“The opposite of depression is not happiness, but vitality, and it was vitality that seemed to seep away from me in that moment.”
– Andrew Solomon
The mind plays its tricks on me. I cannot pull myself together while my head is pulling apart from me.
You don’t feel well? But you seemed fine to me.
That’s what I thought so, too.
See, I was so ready to face the new day and repair any damages from the past. I have outlined every single thing I was going to do today so I can regain control of my life.
Granted, I slept late and woke up late – so my morning agenda has been deleted. But it was no reason to recreate the rest of the day as the tasks were not necessarily connected. Five minutes ago didn’t matter; I just had to keep going.
I was ready. Or so I thought.
Worries and anxiety kept pushing into my mind. I kept pushing back. Or, at least, I tried.
I felt lethargic. Active thoughts stopped mid-air. I was lost. Numb. In my head, I kept pushing and pushing. I pushed myself to wake up and brush lethargy off of me.
And then I fell down.
Nothing was working. Where was my rational thinking? This is important for me. I can’t just let go of my responsibilities.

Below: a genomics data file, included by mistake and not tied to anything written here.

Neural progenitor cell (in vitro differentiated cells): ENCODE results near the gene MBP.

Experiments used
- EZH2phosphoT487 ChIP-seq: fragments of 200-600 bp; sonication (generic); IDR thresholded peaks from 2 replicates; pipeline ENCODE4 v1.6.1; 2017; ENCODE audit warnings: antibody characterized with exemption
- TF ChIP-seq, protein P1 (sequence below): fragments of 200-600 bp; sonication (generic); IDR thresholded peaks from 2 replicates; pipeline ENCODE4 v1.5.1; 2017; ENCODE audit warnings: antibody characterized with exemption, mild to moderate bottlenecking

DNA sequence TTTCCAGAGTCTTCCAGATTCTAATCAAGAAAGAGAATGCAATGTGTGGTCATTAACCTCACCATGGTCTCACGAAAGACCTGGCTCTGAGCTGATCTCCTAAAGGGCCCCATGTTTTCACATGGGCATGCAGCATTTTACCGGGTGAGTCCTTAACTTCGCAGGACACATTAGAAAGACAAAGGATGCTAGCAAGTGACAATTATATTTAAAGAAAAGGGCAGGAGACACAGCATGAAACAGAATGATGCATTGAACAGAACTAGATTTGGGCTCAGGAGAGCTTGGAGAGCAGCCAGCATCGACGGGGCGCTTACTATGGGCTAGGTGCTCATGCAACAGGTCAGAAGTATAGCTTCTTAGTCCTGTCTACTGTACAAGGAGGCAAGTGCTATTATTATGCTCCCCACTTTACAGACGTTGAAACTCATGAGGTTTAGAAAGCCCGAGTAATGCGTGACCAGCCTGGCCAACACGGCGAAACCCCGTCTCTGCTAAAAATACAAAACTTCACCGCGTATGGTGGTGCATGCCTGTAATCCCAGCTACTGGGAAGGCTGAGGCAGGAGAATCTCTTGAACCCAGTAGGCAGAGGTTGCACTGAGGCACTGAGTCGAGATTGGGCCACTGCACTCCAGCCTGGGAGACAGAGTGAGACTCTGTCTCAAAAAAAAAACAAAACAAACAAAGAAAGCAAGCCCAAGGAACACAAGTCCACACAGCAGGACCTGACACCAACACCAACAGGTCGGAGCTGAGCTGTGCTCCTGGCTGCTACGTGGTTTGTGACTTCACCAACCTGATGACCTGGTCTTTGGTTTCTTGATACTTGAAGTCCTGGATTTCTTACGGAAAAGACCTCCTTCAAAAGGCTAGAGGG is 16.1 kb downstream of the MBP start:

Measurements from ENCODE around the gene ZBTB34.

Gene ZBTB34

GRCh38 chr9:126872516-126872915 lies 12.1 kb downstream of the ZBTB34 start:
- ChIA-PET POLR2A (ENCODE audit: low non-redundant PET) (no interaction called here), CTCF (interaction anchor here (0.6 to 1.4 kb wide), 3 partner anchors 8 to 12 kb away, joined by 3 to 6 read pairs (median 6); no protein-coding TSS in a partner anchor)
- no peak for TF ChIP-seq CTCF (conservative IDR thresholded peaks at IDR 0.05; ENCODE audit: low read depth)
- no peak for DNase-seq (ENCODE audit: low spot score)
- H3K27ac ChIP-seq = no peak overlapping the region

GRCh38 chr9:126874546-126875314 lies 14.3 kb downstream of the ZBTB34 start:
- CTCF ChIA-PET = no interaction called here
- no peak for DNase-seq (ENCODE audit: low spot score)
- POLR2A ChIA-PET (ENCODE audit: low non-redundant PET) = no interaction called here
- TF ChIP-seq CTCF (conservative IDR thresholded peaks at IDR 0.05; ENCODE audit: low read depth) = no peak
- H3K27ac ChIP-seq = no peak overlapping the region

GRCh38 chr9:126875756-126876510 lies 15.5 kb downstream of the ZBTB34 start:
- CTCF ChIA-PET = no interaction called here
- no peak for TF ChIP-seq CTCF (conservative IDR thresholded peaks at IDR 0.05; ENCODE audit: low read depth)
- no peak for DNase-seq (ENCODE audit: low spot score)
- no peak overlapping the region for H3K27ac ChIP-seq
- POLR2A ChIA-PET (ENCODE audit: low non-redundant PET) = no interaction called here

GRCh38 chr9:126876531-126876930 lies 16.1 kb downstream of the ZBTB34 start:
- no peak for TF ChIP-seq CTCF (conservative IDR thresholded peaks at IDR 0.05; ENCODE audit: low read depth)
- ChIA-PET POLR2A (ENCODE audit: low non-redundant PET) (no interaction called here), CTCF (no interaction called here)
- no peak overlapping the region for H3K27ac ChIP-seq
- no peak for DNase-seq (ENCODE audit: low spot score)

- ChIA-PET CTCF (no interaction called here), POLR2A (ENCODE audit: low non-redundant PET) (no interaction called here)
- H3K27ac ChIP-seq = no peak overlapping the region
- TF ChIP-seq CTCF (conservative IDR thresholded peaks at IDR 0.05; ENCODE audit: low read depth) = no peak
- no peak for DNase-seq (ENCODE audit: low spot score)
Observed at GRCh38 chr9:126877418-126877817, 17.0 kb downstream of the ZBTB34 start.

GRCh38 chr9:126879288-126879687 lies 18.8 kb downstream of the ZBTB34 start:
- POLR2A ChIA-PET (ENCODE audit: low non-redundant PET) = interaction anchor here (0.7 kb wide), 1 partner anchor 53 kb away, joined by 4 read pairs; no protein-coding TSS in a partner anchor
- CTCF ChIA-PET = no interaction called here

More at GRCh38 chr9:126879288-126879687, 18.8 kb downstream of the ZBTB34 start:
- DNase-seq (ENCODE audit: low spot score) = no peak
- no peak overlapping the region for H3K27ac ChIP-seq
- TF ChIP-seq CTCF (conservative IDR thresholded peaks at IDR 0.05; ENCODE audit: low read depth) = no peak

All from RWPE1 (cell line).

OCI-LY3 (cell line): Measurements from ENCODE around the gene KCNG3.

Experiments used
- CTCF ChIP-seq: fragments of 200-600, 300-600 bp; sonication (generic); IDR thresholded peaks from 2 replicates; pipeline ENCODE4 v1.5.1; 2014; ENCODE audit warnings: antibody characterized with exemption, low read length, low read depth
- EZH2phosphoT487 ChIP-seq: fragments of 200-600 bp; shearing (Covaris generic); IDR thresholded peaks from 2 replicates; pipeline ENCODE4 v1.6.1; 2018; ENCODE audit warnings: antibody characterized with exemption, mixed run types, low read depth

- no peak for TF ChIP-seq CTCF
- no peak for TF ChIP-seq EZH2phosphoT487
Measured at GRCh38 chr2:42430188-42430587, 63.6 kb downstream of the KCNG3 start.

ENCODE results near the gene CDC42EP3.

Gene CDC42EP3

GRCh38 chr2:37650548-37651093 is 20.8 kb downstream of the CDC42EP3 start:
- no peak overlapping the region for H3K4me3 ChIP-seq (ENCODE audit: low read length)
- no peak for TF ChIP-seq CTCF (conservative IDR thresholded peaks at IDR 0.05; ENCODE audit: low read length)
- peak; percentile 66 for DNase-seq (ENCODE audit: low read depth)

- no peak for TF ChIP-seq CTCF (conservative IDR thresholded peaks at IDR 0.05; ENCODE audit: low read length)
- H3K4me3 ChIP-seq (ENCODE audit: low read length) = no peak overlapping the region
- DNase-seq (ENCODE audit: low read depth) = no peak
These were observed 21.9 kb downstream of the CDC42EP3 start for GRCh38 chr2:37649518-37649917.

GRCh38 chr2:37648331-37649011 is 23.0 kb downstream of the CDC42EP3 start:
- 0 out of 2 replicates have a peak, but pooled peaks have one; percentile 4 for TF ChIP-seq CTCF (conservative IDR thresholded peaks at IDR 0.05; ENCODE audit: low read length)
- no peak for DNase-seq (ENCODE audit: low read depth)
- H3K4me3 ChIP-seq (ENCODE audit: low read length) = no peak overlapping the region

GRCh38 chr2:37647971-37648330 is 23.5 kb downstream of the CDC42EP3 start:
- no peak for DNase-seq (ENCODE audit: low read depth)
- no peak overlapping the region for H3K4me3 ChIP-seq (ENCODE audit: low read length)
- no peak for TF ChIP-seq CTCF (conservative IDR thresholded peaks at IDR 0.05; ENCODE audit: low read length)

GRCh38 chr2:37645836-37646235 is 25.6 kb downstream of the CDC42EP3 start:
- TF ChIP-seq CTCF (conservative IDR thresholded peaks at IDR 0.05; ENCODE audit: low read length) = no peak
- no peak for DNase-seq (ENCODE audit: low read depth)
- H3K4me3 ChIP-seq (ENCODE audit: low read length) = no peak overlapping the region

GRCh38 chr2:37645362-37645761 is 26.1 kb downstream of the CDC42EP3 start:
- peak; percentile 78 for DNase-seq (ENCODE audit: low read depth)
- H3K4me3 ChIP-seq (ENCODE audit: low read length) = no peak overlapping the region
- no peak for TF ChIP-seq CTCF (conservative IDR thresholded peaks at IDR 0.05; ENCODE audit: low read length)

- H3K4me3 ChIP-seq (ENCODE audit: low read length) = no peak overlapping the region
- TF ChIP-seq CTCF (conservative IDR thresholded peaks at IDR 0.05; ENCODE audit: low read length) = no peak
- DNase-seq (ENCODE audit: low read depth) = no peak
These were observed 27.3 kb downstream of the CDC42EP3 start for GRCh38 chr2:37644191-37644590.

I should be motivated to keep going, right? Because I know it’s important and I love doing my job. There was no reason for me to stay frozen.
And yet it keeps happening.
I was afraid. Still am. For others, lethargy equals laziness. Feeling unmotivated to do something equals irresponsibility. They think that it’s simply a matter of changing your mindset. That’s not entirely true. A depressed person cannot simply snap their fingers and feel better.
When someone has an asthma attack, you don’t tell them to ‘just breathe’. Similarly, you don’t tell a depressed person to ‘just get over it’.
Sure, the mind is a powerful tool. And our thinking can definitely help alleviate depression symptoms. But it’s a lifelong process. Even those who have overcome major depressive episodes cannot “just get over it” in a snap when they suddenly fall down the dark path again.
I wish the Patronus Charm is real to ward off the Dementors. But when all your energy is being sapped out of you, it’s close to impossible to yell Expecto Patronum! against the Dementors.
You’re just left there stuck where you are. Stuck worrying about the things you have to do, but not being able to do them.
You seemed fine.
A happy face. Perchance not fake. But also not deep to the core.